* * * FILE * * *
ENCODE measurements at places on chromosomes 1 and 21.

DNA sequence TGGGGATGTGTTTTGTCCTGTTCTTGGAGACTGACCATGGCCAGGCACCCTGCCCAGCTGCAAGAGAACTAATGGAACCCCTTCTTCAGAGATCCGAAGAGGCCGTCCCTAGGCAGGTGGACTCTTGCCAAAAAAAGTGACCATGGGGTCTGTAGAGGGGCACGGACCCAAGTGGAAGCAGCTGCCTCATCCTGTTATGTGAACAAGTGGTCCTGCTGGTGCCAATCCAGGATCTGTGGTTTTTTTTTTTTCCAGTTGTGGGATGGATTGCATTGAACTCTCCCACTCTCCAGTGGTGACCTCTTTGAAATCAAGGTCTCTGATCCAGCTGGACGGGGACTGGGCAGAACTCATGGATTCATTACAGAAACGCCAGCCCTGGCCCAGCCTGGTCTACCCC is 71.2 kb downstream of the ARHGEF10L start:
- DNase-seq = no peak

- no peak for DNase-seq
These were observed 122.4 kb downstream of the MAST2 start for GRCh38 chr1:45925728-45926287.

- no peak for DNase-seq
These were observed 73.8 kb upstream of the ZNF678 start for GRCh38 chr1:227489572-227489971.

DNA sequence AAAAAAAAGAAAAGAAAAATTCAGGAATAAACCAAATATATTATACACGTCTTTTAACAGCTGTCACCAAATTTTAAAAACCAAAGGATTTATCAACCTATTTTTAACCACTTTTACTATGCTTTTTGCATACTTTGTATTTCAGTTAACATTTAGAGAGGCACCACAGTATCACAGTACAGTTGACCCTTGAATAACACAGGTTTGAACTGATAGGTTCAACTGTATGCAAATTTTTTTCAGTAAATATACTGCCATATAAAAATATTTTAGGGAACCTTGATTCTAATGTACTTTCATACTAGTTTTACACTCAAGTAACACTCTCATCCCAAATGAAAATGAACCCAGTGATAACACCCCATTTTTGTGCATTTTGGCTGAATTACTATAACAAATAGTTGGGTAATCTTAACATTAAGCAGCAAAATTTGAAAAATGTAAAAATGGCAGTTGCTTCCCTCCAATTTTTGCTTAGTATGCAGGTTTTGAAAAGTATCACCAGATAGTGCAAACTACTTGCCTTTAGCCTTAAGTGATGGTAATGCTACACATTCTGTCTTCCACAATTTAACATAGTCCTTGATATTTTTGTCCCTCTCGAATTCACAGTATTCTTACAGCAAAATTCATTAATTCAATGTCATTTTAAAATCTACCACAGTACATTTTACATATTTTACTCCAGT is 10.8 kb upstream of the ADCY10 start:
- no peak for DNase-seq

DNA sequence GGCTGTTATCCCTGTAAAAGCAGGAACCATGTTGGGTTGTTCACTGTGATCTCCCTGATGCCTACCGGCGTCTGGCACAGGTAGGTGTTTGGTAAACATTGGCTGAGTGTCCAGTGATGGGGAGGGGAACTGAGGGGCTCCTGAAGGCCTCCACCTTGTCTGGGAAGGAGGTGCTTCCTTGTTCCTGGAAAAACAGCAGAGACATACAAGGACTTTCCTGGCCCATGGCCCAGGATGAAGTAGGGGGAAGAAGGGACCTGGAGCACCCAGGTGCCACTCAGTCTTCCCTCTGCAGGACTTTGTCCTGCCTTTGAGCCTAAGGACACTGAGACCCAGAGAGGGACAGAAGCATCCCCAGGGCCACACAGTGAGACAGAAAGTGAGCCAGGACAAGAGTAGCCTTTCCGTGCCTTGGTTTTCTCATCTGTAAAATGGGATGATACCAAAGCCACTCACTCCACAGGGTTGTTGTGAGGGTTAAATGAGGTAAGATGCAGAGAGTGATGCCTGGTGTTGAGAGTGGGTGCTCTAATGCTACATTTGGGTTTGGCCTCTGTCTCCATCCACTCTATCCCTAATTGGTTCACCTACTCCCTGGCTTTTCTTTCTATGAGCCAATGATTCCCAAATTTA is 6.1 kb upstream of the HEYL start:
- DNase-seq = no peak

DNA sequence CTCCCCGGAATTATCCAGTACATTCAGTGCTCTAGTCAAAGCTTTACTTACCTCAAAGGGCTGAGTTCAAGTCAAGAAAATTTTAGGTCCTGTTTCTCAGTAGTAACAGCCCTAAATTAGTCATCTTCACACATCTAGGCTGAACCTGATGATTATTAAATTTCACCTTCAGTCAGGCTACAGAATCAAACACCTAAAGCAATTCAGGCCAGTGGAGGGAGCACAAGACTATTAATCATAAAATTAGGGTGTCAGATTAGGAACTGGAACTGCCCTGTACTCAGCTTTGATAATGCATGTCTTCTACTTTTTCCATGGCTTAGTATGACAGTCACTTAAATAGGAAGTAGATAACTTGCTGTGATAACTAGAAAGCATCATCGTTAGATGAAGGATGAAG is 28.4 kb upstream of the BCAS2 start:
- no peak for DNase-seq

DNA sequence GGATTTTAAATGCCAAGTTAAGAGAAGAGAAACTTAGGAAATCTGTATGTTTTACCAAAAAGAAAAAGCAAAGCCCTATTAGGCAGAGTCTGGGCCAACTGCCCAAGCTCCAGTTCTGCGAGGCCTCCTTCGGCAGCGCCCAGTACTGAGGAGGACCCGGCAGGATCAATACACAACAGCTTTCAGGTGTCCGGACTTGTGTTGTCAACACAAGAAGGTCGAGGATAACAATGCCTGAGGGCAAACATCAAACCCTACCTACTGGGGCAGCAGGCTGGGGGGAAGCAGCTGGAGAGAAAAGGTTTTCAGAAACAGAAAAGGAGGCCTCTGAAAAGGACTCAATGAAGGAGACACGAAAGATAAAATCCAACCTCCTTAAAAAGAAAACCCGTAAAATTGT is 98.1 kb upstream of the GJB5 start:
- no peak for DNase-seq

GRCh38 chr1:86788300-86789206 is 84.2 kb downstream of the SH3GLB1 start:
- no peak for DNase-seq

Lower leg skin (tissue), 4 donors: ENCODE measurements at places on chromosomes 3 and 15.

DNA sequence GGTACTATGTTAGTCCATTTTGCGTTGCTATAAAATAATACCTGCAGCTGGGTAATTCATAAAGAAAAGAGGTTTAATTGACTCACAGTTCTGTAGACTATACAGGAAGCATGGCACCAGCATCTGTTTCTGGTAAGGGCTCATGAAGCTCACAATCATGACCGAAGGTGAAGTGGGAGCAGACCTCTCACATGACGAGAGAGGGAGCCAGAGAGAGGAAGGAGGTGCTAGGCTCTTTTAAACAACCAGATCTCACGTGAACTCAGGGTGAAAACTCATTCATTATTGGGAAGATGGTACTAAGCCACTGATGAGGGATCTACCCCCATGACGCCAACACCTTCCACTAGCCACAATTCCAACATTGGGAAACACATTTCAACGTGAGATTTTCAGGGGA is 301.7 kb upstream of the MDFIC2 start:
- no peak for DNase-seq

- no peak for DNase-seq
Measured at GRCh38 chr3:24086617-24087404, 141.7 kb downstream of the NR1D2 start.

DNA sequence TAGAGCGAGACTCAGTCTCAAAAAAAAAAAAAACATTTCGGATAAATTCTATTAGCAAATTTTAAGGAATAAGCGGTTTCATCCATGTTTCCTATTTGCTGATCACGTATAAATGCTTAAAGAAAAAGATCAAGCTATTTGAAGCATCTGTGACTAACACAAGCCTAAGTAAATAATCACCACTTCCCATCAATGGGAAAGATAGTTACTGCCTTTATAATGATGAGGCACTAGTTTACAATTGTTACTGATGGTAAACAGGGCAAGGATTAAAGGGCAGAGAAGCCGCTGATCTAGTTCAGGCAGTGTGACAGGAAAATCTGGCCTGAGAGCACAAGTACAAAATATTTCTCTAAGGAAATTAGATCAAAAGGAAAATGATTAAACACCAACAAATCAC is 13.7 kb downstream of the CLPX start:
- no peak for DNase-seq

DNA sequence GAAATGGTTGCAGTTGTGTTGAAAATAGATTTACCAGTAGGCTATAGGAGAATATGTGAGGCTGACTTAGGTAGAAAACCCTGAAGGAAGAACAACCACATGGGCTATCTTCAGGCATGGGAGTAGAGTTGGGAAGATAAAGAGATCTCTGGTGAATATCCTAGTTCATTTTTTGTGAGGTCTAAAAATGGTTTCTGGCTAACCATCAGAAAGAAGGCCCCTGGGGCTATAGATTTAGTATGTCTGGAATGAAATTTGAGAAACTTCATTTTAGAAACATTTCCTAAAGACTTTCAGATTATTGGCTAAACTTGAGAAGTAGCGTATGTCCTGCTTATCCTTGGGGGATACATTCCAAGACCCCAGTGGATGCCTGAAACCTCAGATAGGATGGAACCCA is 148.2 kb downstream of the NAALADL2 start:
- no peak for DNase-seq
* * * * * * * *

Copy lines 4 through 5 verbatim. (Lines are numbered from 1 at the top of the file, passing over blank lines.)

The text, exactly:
- no peak for DNase-seq
These were observed 122.4 kb downstream of the MAST2 start for GRCh38 chr1:45925728-45926287.